Yesterday my fellow front-end Incunauts and I attended the jQuery UK conference in the lovely city of Oxford (where we are lucky enough to work everyday of course!). White October put on a fantastic Alice in Wonderland themed event complete with jabberwocky t-shirts, jam tarts and even white rabbit pawprints to follow to the location of the event.
It was a great day - socialising with the community, listening to some brilliant talks, and enjoying maybe slightly too much of one of my favourite games of all time - Micro Machines! - in the amazing retro gaming area provided by Replay Events (who I’d never heard of before but now I want them for my birthday party :).
Richard Worth, the director of the jQuery foundation then gave us an overview of the recently released jQuery 2.0, which drops support for IE6,7, and 8 but allows a smaller, faster library for environments where the IE support isn’t needed (or where the code jQuery needs to support IE could actually cause problems). At Incuna we still do often need to support IE8 and on occasions 7, and I think some people (myself included) may have initially thought “this is well and good dropping IE support, but my clients still use IE, don’t I get to use 2.0??” However, jQuery are still continuing to release 1.x versions and have promised that the API will be the same as 2.0 - just without the IE support.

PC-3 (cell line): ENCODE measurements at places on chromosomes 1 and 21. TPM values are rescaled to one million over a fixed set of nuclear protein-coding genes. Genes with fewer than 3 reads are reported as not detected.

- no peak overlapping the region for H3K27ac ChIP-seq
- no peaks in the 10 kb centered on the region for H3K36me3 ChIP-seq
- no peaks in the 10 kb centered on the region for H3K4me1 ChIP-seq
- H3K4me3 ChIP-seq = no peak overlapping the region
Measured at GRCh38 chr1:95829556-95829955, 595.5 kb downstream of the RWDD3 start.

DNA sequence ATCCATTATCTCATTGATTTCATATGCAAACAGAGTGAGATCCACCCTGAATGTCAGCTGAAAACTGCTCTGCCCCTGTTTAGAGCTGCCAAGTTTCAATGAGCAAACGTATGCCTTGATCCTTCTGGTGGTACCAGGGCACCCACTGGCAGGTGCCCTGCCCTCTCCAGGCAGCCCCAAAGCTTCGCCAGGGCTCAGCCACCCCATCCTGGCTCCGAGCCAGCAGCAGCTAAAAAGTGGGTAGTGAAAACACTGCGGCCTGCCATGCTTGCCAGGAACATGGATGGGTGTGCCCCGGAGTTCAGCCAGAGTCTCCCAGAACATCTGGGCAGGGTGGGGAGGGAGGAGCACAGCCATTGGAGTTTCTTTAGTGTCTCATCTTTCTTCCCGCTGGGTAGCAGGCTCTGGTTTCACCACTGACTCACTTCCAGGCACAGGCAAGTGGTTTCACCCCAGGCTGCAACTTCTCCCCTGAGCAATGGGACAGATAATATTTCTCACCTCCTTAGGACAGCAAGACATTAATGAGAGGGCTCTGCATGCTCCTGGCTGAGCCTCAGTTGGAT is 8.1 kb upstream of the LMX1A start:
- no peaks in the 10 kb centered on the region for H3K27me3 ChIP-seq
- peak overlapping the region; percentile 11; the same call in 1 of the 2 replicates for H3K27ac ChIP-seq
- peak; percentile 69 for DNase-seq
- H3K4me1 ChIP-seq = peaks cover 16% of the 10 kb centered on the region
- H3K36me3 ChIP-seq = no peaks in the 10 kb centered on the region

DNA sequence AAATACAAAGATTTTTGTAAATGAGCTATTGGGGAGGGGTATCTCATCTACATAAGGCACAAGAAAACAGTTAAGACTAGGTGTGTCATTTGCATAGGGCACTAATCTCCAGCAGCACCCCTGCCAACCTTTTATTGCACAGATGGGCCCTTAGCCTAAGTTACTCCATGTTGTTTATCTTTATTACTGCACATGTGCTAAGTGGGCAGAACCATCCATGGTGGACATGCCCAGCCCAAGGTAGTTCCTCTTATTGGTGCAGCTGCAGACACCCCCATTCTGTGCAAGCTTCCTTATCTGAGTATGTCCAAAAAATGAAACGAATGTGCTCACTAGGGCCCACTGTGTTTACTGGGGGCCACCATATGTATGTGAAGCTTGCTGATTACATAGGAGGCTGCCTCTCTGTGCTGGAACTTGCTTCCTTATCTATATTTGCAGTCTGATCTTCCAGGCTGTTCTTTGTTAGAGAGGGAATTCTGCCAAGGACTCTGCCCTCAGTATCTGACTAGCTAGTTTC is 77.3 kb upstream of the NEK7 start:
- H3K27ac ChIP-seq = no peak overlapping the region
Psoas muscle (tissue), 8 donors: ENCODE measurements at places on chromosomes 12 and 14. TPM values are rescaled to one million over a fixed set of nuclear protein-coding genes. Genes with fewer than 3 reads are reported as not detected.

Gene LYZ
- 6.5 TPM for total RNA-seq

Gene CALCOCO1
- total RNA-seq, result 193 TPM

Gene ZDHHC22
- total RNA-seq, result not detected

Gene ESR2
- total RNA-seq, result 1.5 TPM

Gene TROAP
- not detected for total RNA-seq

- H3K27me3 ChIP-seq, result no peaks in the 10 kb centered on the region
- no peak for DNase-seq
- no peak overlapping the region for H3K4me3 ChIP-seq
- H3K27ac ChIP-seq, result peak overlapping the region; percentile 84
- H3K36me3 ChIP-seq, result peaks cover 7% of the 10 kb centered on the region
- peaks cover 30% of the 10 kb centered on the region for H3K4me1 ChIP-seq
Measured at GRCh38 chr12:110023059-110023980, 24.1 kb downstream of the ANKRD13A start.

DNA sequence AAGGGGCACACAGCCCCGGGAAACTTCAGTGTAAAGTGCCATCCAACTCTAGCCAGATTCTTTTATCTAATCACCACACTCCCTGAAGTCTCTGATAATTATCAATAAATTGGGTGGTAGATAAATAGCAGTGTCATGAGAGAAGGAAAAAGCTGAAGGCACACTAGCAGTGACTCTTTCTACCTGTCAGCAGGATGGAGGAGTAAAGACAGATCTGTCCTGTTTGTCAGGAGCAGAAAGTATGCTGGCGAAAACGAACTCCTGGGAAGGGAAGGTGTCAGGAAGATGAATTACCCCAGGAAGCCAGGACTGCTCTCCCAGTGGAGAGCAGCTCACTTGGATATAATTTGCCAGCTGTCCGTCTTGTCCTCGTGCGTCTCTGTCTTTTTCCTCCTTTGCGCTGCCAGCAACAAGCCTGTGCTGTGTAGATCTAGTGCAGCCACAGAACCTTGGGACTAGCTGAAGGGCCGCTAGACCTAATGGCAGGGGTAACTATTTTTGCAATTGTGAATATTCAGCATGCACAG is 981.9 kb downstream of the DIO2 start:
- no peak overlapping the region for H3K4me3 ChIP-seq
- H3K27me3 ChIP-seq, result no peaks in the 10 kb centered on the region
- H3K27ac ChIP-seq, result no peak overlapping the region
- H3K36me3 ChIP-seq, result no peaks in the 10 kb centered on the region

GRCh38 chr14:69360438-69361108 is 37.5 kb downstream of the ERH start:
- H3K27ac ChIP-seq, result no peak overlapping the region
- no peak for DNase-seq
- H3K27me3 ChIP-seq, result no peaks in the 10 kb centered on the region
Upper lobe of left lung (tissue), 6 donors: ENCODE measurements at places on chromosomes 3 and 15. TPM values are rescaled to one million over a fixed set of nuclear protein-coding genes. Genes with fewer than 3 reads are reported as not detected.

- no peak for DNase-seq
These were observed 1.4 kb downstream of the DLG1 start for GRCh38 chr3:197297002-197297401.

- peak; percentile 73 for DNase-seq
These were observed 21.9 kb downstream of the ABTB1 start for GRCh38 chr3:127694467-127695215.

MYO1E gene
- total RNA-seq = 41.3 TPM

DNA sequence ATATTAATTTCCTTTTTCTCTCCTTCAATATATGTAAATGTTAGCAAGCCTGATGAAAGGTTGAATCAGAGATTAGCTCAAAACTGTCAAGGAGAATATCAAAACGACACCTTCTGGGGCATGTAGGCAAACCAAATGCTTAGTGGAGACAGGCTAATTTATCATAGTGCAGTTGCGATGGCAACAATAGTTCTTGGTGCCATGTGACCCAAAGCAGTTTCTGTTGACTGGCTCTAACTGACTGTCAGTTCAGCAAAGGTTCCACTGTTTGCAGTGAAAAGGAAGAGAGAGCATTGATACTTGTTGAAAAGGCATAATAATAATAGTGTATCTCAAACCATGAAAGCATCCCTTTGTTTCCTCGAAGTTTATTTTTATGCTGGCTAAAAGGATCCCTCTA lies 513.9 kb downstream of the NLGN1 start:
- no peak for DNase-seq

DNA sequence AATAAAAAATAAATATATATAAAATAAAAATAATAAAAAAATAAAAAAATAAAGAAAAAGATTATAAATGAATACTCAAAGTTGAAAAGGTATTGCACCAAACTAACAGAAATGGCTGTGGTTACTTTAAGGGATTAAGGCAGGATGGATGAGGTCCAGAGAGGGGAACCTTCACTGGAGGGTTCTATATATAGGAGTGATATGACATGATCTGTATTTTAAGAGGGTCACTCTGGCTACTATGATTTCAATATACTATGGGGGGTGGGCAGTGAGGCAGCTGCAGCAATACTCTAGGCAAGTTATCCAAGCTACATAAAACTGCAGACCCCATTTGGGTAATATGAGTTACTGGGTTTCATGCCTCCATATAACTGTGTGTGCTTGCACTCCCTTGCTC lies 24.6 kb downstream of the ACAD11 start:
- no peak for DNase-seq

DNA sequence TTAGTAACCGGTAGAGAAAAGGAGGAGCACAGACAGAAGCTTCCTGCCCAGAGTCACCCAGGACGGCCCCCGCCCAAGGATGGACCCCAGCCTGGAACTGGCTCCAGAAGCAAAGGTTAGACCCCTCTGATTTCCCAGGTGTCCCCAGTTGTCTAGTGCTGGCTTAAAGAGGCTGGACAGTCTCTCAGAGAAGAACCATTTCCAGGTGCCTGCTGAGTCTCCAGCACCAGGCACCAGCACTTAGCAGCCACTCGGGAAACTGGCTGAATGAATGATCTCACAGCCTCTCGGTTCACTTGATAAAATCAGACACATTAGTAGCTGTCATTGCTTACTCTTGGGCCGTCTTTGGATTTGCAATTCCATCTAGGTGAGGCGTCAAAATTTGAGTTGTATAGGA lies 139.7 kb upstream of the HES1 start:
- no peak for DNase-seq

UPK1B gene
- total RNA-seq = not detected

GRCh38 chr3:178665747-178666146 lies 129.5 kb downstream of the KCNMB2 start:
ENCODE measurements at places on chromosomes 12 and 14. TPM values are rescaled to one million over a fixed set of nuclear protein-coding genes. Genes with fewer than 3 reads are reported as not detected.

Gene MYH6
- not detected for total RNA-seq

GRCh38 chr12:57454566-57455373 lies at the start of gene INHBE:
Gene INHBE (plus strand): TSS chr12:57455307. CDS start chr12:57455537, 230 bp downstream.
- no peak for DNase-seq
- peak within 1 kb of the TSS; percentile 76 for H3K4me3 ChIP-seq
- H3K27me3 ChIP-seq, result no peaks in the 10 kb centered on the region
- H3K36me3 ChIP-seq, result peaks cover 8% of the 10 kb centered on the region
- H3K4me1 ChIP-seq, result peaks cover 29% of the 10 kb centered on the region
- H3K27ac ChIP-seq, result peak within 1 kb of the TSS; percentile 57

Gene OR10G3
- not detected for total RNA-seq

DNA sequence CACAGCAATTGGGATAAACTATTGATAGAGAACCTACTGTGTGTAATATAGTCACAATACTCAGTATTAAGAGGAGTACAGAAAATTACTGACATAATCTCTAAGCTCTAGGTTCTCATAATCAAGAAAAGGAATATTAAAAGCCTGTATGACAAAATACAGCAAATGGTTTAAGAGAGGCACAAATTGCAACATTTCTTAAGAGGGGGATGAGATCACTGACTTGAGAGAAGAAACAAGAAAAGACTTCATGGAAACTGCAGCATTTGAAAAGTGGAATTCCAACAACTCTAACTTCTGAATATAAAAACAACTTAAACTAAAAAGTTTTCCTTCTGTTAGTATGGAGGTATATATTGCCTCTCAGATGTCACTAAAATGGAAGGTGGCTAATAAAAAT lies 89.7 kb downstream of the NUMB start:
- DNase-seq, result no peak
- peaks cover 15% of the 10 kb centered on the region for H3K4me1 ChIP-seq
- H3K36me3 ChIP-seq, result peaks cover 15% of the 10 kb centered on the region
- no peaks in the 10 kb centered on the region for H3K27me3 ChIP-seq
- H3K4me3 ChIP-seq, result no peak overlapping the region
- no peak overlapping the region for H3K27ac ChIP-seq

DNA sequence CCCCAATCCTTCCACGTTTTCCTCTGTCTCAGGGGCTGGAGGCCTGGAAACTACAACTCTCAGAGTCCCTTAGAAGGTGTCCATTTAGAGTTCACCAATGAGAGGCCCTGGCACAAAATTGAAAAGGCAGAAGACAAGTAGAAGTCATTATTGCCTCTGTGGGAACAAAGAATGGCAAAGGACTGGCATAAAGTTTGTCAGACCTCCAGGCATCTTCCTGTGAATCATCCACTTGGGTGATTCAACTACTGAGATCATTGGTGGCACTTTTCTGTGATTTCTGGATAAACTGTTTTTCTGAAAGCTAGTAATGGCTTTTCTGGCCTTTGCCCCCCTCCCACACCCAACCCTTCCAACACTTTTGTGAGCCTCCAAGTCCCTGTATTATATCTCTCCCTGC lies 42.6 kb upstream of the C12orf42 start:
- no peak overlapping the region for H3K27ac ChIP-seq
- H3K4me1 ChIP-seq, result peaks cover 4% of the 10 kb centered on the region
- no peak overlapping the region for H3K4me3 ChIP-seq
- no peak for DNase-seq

So what I took from this, is that jQuery 2.0 is just another option or branch of jQuery for now - a better option for when you’re doing stuff that you know won’t be used on IE. For us at Incuna I think this will be great to use for when we’re doing things like Phonegap/Cordova apps, allowing us to use a more minimal version of the library without all the unrequired code. But for our websites that need to support IE7/8, we can continue to use 1.9 and 1.x as it gets released, as for the foreseeable future jQuery aren’t getting rid of it, and we’ll be able to use the same API.
It was interesting that Remy’s talk was followed by Adam Sontag, whose talk was titled “jQuery is a swiss army knife (and that’s ok!)”. I think Adam’s talk was my favourite of the day, for subject but also his speaking style and the way he discussed the subject. As I tweeted yesterday, it was like a “big warm jquery hug” :) He talked about the way in which jQuery is a multitool/swiss army knife, it has all these parts we can use - and they are there to help us build something, as a tool should. We shouldn’t only use it, but also, it’s there to assist us, so there’s really no reason to dismiss it because it’s a library and think we should build a house with our bare hands for some reason. I think he really strongly disputed the criticism of jQuery and how silly a lot of it is - we’re often blaming a tool for what people do with it. Someone could use a knife to craft something amazing or to stab themselves in the eye - either way, it’s not the tool’s fault, there’s always going to be a spectrum of users, and that’s okay.
I’ll leave this here for now, but will discuss the other talks a bit in my next entry along with some useful links that I took away from the conference :) Thanks for reading, and feel free to share your thoughts/comments!